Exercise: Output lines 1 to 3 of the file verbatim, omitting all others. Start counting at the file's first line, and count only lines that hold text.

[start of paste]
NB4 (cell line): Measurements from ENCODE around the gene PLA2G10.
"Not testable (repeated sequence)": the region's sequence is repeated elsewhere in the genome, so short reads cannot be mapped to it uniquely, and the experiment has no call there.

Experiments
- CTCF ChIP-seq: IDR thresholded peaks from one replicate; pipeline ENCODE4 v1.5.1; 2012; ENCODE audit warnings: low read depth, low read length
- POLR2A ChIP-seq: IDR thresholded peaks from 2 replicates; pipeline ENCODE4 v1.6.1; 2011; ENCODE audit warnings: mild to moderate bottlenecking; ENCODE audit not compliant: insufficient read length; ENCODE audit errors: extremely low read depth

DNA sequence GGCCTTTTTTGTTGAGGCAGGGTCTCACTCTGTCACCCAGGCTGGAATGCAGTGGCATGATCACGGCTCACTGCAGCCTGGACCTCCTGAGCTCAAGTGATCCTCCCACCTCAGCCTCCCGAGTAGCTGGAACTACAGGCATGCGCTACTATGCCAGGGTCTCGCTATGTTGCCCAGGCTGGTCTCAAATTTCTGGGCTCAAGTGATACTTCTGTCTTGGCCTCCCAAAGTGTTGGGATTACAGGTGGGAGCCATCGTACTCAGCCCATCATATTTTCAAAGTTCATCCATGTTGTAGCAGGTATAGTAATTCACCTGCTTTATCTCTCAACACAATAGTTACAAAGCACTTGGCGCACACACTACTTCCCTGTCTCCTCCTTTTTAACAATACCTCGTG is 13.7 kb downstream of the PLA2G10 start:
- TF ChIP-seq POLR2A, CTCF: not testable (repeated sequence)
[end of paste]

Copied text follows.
NB4 (cell line): Measurements from ENCODE around the gene PLA2G10.
"Not testable (repeated sequence)": the region's sequence is repeated elsewhere in the genome, so short reads cannot be mapped to it uniquely, and the experiment has no call there.

Experiments